According to the report, technology allows educators to increase the use of data on a regular basis and to provide different students with learning experiences that take place at different paces, times, and locations. Students can access more content, courses, and collaborative opportunities while teachers have the opportunity to work with adaptive software, real-time results of assessments, and other evidence-based practices that support more effective and personalized instruction.
Moving to a learner-centered model will require teachers to take on new professional responsibilities and roles in working with students and peers, the report finds. For example, teachers could take on hybrid positions at a school in which they teach students and work in other capacities, including that of a facilitator of learning; user of data and assessments; collaborator, contributor, and coach with peers; and curriculum adapter and designer. To be prepared for these new roles, teachers need support and professional learning opportunities to help them develop new skills that maximize the potential of digital learning and provide models and opportunities for improving practice.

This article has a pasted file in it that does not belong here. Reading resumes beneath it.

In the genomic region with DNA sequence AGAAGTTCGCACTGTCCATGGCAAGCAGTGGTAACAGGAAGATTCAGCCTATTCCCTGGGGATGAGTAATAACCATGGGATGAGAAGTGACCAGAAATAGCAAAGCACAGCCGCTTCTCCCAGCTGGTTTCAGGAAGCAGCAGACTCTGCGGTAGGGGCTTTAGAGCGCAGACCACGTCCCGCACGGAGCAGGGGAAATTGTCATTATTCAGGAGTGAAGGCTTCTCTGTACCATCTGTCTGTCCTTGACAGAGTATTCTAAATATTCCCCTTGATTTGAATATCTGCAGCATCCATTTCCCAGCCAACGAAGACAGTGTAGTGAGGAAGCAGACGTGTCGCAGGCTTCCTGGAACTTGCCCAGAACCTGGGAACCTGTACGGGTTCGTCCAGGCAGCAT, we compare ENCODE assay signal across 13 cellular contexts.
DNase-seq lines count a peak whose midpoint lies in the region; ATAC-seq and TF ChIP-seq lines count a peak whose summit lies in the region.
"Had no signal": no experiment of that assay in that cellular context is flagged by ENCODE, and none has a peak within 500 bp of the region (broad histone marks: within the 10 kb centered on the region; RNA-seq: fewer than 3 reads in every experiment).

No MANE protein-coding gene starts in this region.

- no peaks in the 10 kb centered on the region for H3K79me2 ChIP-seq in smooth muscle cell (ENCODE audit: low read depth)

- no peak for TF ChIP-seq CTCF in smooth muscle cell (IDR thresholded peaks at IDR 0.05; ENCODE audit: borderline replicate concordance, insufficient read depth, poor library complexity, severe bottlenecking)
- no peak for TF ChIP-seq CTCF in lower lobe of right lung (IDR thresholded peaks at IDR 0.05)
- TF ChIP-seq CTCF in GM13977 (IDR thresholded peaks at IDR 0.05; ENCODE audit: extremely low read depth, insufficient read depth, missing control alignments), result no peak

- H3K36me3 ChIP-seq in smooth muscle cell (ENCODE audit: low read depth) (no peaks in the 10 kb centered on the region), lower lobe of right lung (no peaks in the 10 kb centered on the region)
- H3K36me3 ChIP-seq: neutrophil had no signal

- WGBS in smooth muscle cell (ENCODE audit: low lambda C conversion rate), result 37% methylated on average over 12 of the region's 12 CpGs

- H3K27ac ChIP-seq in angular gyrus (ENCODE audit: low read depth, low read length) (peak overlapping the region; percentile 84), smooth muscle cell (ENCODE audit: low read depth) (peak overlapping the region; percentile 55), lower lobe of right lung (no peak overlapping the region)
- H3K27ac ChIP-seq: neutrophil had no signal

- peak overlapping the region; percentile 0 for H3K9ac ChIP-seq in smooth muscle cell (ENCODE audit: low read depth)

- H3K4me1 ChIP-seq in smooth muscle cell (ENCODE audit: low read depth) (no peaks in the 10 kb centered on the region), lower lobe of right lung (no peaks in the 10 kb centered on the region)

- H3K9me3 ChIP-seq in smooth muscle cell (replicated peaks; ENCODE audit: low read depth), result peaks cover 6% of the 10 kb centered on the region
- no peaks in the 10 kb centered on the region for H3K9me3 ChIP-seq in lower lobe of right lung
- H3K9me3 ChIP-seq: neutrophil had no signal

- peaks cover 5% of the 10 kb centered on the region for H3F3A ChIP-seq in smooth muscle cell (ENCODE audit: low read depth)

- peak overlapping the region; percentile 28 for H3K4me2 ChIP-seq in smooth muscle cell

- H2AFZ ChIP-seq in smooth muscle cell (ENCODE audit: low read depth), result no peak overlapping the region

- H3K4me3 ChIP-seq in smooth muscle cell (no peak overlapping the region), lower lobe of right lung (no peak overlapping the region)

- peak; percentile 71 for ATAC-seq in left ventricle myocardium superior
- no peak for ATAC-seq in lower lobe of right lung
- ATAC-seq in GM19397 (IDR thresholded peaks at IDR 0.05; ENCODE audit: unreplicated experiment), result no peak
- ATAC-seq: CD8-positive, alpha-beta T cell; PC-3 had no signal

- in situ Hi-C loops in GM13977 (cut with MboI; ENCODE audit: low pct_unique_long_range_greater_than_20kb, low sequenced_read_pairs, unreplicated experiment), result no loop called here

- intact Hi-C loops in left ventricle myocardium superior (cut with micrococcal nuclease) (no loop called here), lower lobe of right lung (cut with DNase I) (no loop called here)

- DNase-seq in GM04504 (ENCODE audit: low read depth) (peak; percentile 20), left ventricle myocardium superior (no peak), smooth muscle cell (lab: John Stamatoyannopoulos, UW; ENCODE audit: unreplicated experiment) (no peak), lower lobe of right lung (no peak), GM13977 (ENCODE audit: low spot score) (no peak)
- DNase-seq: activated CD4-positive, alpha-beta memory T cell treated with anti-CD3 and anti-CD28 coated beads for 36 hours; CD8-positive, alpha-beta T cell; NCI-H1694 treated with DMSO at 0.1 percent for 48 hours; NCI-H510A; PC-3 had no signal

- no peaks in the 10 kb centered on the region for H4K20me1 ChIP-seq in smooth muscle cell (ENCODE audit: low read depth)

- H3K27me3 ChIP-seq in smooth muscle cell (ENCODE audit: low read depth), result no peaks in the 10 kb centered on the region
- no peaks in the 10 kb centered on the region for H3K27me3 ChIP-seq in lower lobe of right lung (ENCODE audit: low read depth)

Culture Shift acknowledges that providing effective professional learning opportunities presents a challenge for many districts and schools, but it argues that technology and digital learning can boost opportunities for quality professional learning by increasing flexibility in terms of time, providing access to more specialized courses, and enhancing exposure to peers and colleagues from around the world.
“While many schools and leaders clearly want to move in this direction, the education system faces many traditional challenges that hinder the development of strong cultures in schools,” Wise said. “However, through unified vision, effective application of technology and determination to develop a culture that supports a learner-centered environment, both teachers and students are now most likely to reach their highest achievement levels.”
The report offers the following recommendations for education stakeholders, including state and district leaders, principals, teachers, and community and business leaders, seeking to transition schools to a learner-centered culture: